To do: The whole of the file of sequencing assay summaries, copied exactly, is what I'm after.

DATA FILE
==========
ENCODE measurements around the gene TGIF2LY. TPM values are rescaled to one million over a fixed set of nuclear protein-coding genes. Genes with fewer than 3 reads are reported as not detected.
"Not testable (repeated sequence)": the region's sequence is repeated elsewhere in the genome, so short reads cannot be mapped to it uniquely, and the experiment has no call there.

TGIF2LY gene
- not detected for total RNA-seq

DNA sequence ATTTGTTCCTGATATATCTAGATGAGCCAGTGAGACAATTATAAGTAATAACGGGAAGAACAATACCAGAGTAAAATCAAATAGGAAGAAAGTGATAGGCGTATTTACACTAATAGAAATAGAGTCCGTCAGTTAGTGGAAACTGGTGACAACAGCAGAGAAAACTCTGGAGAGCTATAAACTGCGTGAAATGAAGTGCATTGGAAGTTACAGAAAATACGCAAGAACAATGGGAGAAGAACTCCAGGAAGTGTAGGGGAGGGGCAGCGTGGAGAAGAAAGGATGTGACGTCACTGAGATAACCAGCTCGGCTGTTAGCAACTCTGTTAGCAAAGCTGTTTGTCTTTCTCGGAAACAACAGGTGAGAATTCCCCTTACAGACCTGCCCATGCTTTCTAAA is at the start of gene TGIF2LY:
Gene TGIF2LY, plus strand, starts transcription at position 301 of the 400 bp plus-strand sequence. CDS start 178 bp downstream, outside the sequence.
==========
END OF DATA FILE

ENCODE measurements around the gene TGIF2LY. TPM values are rescaled to one million over a fixed set of nuclear protein-coding genes. Genes with fewer than 3 reads are reported as not detected.
"Not testable (repeated sequence)": the region's sequence is repeated elsewhere in the genome, so short reads cannot be mapped to it uniquely, and the experiment has no call there.

TGIF2LY gene
- not detected for total RNA-seq

DNA sequence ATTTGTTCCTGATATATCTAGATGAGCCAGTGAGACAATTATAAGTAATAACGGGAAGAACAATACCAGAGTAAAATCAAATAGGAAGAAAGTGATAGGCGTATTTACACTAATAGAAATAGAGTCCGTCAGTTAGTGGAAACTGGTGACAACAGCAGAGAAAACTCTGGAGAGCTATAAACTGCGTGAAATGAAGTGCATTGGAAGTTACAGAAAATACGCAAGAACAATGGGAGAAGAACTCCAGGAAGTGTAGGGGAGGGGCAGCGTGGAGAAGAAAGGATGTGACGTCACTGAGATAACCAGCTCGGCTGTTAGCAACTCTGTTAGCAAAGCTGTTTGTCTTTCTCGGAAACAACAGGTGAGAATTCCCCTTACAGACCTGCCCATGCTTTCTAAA is at the start of gene TGIF2LY:
Gene TGIF2LY, plus strand, starts transcription at position 301 of the 400 bp plus-strand sequence. CDS start 178 bp downstream, outside the sequence.